Affect interpretation from open-ended drama improvisation is a challenging task. This article describes experiments in using latent semantic analysis to identify discussion themes and potential target audiences for those improvisational inputs without strong affect indicators. A context-based affect-detection is also implemented using a supervised neural network with the consideration of emotional contexts of most intended audiences, sentence types, and interpersonal relationships. In order to go beyond the constraints of predefined scenarios and improve the system's robustness, min-margin-based active learning is implemented. This active learning algorithm also shows great potential in dealing with imbalanced affect classifications. Evaluation results indicated that the context-based affect detection achieved an averaged precision of 0.826 and an averaged recall of 0.813 for affect detection of the test inputs from the Crohn's disease scenario using three emotion labels: positive, negative, and neutral, and an averaged precision of 0.868 and an average recall of 0.876 for the test inputs from the school bullying scenario. Moreover, experimental evaluation on a benchmark data set for active learning demonstrated that active learning was able to greatly reduce human annotation efforts for the training of affect detection, and also showed promising robustness in dealing with open-ended example inputs beyond the improvisation of the chosen scenarios.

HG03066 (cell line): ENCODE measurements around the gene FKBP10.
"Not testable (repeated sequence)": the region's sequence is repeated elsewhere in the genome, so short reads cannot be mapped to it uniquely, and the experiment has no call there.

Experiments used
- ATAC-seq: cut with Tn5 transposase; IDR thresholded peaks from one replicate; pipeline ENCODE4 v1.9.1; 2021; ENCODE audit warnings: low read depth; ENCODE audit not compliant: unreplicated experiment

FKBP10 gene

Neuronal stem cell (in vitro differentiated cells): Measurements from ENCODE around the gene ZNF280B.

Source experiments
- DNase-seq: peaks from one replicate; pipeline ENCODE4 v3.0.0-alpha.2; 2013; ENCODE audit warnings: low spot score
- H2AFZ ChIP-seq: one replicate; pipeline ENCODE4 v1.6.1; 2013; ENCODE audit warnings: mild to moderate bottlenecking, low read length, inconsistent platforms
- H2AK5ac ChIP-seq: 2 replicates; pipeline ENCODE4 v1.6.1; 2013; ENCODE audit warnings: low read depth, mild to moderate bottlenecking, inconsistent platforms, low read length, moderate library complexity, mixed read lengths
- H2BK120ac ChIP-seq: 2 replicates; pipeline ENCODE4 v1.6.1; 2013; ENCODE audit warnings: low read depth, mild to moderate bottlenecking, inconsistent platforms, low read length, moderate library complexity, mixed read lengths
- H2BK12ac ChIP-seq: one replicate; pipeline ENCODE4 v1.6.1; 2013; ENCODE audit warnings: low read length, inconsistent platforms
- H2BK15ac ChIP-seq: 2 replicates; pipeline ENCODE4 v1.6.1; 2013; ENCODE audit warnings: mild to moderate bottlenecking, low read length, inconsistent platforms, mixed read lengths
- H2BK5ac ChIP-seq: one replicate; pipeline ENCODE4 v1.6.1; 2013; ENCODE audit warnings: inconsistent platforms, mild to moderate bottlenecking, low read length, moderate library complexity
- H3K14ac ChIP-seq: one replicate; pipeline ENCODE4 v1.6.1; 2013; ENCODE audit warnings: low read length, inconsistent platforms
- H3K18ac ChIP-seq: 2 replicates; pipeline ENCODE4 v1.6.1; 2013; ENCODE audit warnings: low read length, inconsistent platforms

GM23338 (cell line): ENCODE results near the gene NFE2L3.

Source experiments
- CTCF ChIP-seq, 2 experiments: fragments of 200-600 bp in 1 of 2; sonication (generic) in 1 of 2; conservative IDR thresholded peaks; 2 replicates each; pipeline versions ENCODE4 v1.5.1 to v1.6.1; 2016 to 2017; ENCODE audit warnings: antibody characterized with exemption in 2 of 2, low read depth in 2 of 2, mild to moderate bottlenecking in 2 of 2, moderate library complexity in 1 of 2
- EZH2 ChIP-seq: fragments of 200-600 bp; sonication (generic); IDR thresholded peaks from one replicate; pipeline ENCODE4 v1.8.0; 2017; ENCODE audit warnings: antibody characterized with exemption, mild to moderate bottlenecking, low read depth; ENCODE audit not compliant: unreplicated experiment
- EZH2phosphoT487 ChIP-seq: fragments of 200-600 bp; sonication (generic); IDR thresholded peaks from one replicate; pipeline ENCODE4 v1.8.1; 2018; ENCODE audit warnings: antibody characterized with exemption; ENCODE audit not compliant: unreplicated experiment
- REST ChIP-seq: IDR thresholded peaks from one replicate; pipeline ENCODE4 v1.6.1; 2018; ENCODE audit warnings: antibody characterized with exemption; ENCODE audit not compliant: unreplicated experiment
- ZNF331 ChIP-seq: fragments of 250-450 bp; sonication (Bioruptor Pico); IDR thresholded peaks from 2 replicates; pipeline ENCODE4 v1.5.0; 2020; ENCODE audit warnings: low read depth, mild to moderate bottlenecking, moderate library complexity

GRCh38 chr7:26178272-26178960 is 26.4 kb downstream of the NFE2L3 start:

|Journal||ACM Transactions on Speech and Language Processing|
|Publication status||Published - 2013|